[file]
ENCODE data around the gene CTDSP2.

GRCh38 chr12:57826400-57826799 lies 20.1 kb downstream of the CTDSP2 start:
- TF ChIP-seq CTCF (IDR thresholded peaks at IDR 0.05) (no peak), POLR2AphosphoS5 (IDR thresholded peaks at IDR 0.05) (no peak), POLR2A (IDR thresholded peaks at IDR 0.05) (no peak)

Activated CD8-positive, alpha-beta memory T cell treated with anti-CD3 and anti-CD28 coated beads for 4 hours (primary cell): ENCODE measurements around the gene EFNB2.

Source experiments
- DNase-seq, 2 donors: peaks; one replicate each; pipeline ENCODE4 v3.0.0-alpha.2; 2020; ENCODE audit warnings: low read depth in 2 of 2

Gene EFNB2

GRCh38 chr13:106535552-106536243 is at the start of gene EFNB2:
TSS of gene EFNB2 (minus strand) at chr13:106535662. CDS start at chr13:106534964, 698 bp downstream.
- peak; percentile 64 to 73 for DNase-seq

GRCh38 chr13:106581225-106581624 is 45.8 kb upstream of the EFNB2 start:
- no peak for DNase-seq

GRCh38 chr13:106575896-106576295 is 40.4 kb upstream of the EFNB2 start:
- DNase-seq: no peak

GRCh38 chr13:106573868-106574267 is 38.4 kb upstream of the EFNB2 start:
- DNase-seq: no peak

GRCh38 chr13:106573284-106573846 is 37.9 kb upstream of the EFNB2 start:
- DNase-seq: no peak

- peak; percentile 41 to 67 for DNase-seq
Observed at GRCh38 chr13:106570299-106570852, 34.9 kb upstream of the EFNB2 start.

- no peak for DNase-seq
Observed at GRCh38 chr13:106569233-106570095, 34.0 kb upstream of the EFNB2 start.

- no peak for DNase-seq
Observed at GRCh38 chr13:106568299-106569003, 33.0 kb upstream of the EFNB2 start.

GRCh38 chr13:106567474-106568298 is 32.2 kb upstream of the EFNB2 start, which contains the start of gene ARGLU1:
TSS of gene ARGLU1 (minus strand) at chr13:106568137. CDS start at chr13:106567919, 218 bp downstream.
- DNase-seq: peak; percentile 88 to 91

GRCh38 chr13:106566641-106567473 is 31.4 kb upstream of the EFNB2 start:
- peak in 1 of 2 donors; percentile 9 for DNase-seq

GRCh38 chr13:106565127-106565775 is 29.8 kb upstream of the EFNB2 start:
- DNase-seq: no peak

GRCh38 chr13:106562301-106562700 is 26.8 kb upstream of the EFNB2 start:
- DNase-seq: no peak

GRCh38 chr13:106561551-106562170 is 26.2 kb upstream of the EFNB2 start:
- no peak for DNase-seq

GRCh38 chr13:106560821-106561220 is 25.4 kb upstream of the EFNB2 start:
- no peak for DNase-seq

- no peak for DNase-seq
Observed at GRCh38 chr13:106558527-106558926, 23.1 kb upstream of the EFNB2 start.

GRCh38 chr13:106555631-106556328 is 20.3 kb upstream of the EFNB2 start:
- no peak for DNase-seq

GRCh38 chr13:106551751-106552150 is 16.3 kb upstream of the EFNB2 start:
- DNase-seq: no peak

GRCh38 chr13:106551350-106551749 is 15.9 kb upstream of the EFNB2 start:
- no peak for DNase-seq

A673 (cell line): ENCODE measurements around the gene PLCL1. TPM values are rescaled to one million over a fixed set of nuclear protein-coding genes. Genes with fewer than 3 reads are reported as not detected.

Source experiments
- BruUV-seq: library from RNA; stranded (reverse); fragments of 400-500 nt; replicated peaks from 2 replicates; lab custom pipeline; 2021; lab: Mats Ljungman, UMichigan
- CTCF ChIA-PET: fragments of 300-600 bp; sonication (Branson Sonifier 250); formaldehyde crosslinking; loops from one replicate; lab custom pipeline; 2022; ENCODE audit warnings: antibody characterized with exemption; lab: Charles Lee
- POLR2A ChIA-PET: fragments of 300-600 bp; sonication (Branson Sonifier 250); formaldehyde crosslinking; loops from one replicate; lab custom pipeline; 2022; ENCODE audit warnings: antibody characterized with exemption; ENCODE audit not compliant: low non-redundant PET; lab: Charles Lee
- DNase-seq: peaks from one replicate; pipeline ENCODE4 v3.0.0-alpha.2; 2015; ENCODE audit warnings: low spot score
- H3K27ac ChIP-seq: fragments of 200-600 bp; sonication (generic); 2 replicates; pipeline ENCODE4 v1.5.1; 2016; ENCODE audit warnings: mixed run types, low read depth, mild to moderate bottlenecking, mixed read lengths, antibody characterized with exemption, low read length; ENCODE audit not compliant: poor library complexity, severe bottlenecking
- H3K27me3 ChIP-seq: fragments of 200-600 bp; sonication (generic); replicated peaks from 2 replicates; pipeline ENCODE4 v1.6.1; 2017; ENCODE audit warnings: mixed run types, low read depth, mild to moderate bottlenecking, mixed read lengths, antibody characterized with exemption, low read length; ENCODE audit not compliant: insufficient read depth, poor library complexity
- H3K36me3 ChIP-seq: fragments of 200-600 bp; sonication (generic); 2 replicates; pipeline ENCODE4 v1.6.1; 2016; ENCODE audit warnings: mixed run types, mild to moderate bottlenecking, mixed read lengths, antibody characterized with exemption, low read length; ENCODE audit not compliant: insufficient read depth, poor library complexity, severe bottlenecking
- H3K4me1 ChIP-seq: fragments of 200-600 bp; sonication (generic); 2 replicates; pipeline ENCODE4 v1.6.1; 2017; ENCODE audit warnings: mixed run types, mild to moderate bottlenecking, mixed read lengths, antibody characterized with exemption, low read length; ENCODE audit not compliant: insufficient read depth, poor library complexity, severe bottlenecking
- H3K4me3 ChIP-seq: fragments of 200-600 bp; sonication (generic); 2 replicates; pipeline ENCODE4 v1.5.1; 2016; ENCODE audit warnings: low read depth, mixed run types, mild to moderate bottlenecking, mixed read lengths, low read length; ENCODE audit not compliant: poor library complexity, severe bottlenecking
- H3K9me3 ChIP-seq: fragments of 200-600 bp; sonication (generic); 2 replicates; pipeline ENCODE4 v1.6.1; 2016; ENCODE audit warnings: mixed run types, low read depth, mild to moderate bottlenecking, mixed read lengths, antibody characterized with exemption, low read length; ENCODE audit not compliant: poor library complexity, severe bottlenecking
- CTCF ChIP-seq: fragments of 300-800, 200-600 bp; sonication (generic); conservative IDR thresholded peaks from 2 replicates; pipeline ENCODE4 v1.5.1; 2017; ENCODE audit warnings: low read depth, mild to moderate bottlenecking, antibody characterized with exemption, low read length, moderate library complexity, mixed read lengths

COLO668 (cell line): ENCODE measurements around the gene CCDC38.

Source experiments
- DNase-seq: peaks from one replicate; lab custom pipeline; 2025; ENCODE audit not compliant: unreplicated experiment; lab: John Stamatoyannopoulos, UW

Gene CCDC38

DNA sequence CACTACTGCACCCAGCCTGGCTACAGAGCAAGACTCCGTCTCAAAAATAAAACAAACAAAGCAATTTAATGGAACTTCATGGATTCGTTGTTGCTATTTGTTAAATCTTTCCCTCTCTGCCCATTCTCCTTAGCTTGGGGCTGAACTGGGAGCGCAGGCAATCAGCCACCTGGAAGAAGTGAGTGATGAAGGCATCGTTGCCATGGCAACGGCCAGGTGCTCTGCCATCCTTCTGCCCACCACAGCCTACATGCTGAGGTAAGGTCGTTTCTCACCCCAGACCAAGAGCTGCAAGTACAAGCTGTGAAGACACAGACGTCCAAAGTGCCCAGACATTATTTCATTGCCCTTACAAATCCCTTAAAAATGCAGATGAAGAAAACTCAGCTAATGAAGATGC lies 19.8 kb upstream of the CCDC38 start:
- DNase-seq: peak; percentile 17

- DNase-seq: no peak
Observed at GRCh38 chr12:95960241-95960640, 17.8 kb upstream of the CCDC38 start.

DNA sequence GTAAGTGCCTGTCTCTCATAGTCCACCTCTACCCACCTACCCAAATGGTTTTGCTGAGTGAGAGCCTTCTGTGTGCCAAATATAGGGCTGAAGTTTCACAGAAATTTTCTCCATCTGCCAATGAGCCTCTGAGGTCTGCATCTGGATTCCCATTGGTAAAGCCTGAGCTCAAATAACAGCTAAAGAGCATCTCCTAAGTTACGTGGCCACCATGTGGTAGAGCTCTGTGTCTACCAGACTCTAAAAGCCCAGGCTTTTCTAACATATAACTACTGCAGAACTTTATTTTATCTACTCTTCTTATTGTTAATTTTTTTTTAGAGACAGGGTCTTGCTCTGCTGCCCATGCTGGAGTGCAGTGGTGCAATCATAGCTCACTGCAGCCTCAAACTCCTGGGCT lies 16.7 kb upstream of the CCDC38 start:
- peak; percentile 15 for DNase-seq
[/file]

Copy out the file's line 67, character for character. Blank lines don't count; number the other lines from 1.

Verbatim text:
DNA sequence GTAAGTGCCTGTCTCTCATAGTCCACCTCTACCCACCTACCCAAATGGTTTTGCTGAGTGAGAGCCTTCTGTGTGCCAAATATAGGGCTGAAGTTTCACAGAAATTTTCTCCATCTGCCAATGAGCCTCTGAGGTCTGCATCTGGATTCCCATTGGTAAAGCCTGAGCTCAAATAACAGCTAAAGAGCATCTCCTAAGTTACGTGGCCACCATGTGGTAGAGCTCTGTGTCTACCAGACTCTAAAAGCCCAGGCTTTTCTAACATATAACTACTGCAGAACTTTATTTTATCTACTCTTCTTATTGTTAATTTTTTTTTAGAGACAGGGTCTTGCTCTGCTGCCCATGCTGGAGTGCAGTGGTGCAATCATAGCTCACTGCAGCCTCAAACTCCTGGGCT lies 16.7 kb upstream of the CCDC38 start: